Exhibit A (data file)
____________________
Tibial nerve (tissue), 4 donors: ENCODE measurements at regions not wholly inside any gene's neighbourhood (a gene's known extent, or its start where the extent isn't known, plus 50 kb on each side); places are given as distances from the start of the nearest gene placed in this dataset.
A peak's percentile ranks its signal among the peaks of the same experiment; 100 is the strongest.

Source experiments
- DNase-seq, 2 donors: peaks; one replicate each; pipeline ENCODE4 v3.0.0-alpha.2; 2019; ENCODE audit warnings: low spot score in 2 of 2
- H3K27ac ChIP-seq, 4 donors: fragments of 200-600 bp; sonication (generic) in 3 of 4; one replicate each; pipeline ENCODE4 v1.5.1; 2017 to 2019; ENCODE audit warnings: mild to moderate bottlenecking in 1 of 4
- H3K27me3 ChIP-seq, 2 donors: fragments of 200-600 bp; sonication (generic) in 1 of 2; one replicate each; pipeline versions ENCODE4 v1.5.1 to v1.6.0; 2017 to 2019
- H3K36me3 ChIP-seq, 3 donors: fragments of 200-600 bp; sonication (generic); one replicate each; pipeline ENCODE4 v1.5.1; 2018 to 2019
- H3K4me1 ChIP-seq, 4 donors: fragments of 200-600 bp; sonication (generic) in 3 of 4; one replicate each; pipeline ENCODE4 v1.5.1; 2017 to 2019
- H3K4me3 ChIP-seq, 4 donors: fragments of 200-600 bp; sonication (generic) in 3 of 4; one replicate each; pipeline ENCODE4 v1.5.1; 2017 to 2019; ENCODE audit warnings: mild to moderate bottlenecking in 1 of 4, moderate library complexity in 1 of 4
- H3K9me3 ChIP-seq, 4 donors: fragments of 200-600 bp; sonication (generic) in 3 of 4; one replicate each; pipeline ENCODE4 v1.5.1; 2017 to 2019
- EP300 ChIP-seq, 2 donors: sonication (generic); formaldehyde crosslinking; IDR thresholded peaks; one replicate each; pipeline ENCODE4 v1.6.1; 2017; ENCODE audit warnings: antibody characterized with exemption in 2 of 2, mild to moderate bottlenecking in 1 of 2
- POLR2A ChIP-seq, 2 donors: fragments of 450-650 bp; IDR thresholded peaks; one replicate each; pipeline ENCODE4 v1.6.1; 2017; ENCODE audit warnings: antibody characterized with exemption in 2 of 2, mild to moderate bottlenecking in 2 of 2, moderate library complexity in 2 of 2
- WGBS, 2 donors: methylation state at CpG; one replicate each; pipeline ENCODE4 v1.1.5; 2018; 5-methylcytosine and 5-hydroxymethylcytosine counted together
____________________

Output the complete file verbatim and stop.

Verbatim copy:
Tibial nerve (tissue), 4 donors: ENCODE measurements at regions not wholly inside any gene's neighbourhood (a gene's known extent, or its start where the extent isn't known, plus 50 kb on each side); places are given as distances from the start of the nearest gene placed in this dataset.
A peak's percentile ranks its signal among the peaks of the same experiment; 100 is the strongest.

Source experiments
- DNase-seq, 2 donors: peaks; one replicate each; pipeline ENCODE4 v3.0.0-alpha.2; 2019; ENCODE audit warnings: low spot score in 2 of 2
- H3K27ac ChIP-seq, 4 donors: fragments of 200-600 bp; sonication (generic) in 3 of 4; one replicate each; pipeline ENCODE4 v1.5.1; 2017 to 2019; ENCODE audit warnings: mild to moderate bottlenecking in 1 of 4
- H3K27me3 ChIP-seq, 2 donors: fragments of 200-600 bp; sonication (generic) in 1 of 2; one replicate each; pipeline versions ENCODE4 v1.5.1 to v1.6.0; 2017 to 2019
- H3K36me3 ChIP-seq, 3 donors: fragments of 200-600 bp; sonication (generic); one replicate each; pipeline ENCODE4 v1.5.1; 2018 to 2019
- H3K4me1 ChIP-seq, 4 donors: fragments of 200-600 bp; sonication (generic) in 3 of 4; one replicate each; pipeline ENCODE4 v1.5.1; 2017 to 2019
- H3K4me3 ChIP-seq, 4 donors: fragments of 200-600 bp; sonication (generic) in 3 of 4; one replicate each; pipeline ENCODE4 v1.5.1; 2017 to 2019; ENCODE audit warnings: mild to moderate bottlenecking in 1 of 4, moderate library complexity in 1 of 4
- H3K9me3 ChIP-seq, 4 donors: fragments of 200-600 bp; sonication (generic) in 3 of 4; one replicate each; pipeline ENCODE4 v1.5.1; 2017 to 2019
- EP300 ChIP-seq, 2 donors: sonication (generic); formaldehyde crosslinking; IDR thresholded peaks; one replicate each; pipeline ENCODE4 v1.6.1; 2017; ENCODE audit warnings: antibody characterized with exemption in 2 of 2, mild to moderate bottlenecking in 1 of 2
- POLR2A ChIP-seq, 2 donors: fragments of 450-650 bp; IDR thresholded peaks; one replicate each; pipeline ENCODE4 v1.6.1; 2017; ENCODE audit warnings: antibody characterized with exemption in 2 of 2, mild to moderate bottlenecking in 2 of 2, moderate library complexity in 2 of 2
- WGBS, 2 donors: methylation state at CpG; one replicate each; pipeline ENCODE4 v1.1.5; 2018; 5-methylcytosine and 5-hydroxymethylcytosine counted together